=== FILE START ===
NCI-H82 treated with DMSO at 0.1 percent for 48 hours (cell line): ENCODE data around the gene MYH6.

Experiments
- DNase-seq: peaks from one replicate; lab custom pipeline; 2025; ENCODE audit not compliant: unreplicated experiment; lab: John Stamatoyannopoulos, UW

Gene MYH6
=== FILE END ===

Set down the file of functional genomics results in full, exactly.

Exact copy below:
NCI-H82 treated with DMSO at 0.1 percent for 48 hours (cell line): ENCODE data around the gene MYH6.

Experiments
- DNase-seq: peaks from one replicate; lab custom pipeline; 2025; ENCODE audit not compliant: unreplicated experiment; lab: John Stamatoyannopoulos, UW

Gene MYH6